Keeping Kids Home

When to Keep Your Child Home from School

COVID-19: Monitor your child for symptoms. If your child is ill, regardless of vaccination status, stay home and consider testing. Symptoms include: Fever greater than or equal to 100.4° F, new onset and/or worsening cough, difficulty breathing, new loss of taste or smell, sore throat, nausea, vomiting, diarrhea, chills, muscle pain, excessive fatigue, new onset of severe headache, new onset of nasal congestion or runny nose. 

Anyone who tests positive should isolate for 5 days from the start of symptoms and until fever free and symptoms improve. It's recommended to wear a mask through day 10 of illness. If you have two negative tests, you can remove the mask before day 10. 

What about close contact? 

No quarantine is recommended for close contacts, regardless of vaccination status. If siblings are feeling ok, they can be at school. 

Antibiotic treatment: If your child is on antibiotics for a communicable disease, such as strep throat, pink eye, etc, keep them home until they have been on the antibiotics for 24 hours. If they are going to continue on antibiotic treatment at school, be sure to follow the school’s medication policy. Please follow your doctor’s orders for antibiotics. Stopping them when the child feels better may cause the child to become sick again. Giving medication for the entire time the doctor prescribes will help make sure that the infection has been treated.

Chicken pox: Students with chicken pox need to stay home until all of the pox marks have scabbed over, generally 7 days. If the student gets chicken pox from the vaccine, it is usually a mild case. But they still need to stay home until the pox marks are all scabbed over. If there is an outbreak of chicken pox at school, students that are not complete with required immunizations may be required to stay home for a period of time to prevent a larger outbreak.

Pink eye: Students could have either viral or bacterial pink eye. Bacterial pink eye needs to be treated with antibiotics-usually eye drops-for 24 hours before returning to school. No exclusion is necessary for viral pink eye, but only a doctor can diagnosis whether it is viral or bacterial.

Head lice: Once children with head lice have been treated and had the nits carefully removed from their heads, they can return to school. When they return, parents are to bring them to the health office to have their heads checked before going to class. They will be examined again at intervals to make sure no head lice were missed.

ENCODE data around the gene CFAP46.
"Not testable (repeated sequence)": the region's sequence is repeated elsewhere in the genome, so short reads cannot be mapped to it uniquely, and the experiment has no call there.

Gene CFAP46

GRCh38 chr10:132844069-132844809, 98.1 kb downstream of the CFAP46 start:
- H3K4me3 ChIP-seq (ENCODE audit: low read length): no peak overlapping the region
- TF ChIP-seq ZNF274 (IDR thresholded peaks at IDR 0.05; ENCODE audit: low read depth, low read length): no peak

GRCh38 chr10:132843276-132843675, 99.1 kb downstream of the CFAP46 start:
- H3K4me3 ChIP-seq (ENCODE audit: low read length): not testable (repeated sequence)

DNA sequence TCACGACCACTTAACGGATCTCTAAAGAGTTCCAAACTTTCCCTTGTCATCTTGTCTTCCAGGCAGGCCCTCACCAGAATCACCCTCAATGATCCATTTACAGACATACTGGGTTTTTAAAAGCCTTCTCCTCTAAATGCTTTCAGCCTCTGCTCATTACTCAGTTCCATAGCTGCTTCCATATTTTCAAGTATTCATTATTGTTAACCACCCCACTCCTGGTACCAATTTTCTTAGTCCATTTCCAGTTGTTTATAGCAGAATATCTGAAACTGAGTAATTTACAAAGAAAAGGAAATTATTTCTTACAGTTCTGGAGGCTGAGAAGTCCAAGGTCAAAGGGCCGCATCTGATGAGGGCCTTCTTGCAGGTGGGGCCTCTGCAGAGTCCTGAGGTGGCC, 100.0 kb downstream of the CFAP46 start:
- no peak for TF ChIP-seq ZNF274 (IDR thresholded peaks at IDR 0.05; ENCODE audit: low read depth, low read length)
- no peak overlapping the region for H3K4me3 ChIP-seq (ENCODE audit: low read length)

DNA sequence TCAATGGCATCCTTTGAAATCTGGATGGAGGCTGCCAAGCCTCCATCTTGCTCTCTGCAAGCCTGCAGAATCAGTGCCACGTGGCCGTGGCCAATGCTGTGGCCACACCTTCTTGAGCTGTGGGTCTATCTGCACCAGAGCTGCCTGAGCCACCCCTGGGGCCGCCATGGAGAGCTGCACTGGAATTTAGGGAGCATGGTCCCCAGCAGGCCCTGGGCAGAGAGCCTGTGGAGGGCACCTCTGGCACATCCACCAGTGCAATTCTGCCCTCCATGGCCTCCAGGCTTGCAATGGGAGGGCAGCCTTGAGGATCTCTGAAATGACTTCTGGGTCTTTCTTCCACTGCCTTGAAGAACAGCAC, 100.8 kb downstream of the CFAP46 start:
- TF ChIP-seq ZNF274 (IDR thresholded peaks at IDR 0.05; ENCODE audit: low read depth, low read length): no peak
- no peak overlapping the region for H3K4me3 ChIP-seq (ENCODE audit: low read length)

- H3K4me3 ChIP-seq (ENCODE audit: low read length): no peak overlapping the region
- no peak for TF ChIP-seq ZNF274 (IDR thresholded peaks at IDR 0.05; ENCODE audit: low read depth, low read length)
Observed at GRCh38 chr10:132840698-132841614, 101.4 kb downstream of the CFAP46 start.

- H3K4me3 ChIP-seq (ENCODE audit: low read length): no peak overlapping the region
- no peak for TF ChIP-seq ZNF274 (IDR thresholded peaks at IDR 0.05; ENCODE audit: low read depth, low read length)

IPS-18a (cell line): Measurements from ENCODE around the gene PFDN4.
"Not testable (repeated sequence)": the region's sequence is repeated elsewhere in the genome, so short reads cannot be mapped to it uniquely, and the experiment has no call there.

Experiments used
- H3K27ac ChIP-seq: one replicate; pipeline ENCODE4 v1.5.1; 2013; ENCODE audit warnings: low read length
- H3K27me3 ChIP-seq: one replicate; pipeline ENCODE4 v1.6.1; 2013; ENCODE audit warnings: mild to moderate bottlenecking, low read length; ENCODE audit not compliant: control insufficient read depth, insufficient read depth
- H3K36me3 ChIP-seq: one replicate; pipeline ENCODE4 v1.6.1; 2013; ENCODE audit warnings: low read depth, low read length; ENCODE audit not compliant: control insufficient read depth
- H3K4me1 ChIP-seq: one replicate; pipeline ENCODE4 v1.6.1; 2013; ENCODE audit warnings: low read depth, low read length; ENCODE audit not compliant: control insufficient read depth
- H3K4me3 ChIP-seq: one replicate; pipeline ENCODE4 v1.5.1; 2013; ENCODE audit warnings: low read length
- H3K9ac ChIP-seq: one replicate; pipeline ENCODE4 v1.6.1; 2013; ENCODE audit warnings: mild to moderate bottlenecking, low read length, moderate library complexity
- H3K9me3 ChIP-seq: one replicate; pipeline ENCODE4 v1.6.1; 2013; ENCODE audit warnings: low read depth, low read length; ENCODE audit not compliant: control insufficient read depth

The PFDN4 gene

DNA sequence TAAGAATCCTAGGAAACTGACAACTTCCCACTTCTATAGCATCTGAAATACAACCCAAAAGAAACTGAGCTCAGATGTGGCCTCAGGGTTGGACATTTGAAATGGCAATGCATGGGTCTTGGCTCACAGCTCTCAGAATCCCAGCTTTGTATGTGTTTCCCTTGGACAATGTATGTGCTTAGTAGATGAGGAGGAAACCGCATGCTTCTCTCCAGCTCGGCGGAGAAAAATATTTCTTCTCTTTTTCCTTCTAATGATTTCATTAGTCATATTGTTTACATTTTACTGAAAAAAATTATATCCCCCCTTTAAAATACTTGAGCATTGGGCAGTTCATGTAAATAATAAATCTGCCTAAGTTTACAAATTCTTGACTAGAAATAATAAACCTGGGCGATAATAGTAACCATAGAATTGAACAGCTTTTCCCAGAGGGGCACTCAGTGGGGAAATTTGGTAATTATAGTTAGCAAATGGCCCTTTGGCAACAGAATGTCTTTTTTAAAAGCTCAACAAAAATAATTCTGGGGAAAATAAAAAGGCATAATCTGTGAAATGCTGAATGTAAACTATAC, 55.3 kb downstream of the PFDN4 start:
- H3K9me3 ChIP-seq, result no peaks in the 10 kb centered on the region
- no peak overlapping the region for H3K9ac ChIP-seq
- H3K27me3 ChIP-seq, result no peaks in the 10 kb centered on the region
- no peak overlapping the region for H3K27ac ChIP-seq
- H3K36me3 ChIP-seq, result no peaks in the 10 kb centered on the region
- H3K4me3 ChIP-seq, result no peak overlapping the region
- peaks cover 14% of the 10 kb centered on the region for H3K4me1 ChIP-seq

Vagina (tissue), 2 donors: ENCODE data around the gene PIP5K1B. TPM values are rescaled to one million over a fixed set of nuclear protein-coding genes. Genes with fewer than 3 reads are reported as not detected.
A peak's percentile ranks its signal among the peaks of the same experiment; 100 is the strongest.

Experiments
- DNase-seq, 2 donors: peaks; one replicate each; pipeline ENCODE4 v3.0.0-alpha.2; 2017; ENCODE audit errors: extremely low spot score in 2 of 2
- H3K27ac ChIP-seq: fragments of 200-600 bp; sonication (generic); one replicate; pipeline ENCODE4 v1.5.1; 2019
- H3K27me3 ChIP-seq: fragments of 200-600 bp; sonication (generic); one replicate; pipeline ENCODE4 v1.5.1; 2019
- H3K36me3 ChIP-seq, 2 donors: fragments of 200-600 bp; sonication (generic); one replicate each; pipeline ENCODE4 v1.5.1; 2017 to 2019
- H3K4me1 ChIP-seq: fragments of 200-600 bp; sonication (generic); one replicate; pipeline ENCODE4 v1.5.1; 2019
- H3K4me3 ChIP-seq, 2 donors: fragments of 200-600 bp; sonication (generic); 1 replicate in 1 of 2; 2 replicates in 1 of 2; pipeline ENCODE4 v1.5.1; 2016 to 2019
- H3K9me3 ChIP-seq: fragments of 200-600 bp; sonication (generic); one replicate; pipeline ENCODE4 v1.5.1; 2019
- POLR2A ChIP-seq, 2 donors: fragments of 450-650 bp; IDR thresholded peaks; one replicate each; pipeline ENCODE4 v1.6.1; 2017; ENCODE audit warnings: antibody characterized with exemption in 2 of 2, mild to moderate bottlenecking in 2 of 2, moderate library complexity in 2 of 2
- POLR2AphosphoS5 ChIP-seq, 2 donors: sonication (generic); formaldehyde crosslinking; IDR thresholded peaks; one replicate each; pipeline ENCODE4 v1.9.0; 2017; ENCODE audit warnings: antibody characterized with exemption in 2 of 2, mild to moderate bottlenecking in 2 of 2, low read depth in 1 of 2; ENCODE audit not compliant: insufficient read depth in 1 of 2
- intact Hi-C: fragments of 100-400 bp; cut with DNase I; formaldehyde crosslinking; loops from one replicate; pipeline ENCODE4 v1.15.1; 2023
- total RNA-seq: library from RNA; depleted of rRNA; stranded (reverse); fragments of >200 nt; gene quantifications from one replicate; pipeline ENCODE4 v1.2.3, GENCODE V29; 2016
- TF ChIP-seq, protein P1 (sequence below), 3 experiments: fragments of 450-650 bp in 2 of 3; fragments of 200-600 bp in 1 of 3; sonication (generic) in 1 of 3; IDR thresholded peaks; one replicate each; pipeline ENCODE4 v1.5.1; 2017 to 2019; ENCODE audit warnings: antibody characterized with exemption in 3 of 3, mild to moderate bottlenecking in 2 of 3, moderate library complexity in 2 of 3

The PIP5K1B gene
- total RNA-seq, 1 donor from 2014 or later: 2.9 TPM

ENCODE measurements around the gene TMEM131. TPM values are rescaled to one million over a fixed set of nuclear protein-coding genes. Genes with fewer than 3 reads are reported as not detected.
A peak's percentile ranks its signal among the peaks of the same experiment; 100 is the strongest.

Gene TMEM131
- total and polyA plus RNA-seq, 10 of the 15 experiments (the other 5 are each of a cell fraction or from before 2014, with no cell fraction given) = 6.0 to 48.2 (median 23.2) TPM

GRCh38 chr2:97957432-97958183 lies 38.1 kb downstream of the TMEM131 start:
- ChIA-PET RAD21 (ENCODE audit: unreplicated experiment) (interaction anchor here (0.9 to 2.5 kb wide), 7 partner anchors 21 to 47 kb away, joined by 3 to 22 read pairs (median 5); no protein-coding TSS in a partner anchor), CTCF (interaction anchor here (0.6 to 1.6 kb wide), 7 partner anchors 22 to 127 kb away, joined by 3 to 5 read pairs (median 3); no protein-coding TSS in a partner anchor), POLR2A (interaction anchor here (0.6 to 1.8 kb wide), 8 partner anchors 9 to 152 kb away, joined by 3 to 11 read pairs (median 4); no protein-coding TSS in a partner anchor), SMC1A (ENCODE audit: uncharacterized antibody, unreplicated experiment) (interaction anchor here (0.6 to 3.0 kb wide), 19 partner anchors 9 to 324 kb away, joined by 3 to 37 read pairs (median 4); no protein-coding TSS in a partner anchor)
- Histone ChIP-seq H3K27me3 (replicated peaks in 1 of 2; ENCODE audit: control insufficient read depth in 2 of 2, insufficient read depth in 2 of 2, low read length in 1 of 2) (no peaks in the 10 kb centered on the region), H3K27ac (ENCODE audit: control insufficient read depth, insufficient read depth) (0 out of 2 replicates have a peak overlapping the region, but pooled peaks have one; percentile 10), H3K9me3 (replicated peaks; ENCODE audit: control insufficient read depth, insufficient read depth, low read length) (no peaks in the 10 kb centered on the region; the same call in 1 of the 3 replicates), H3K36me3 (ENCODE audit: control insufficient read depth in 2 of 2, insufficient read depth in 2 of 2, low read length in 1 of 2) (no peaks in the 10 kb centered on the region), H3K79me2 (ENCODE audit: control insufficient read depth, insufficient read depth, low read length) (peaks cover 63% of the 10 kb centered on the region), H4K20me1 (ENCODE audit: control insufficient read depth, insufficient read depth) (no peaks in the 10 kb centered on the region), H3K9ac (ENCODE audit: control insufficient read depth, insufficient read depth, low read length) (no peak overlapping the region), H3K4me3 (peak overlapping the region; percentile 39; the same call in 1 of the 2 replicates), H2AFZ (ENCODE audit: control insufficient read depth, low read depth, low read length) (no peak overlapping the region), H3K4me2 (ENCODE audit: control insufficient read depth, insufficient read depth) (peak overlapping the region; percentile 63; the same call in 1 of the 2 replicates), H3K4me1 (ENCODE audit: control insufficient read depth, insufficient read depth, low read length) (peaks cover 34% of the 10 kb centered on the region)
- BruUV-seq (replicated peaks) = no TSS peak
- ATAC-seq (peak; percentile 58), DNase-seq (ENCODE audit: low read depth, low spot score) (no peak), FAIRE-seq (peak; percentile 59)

Head lice are very treatable. Everyone in the family and close contacts should be checked for head lice and treated only if lice are found. Many different treatment methods are available. Information on treatment is available in each school health office, in the health resources section of this site or contact the district school nurse.

If live head lice is found on your child at school, you will be notified by phone. Your children can return to school if a treatment has been done and no live lice are found.

Head lice are a bother, but in the scheme of things, temporary. Anyone can get head lice. Head lice do not jump from one person to another. Encourage your child not to share combs, brushes, hats, headbands, or other hair clips. If your child has long hair, it may help to keep hair up in braids or buns to minimize transmission.

Staying healthy: During the season of flu and colds, it is important to try and remain as healthy as possible. Adequate sleep and nutrition will help. Keeping sick children home when they are ill will help prevent others from becoming ill. Most important is encouraging good, frequent hand washing.

Minnesota Department of Health encourages the “Cover Your Cough” campaign. Sneezing and/or coughing into a tissue or the inside area of the elbow rather than the hands will prevent the spread of infection along with good hand washing. Good resources regarding this year’s flu is and Influenza Fact Sheet MN Department of Health

Do you think you or your child has the flu? Use this tool. Influenza screening tool for parents and caregivers

If you are unsure whether or not to send your child, you can contact your school’s health office or the district school nurse.

Online Reference: Child Care Manual,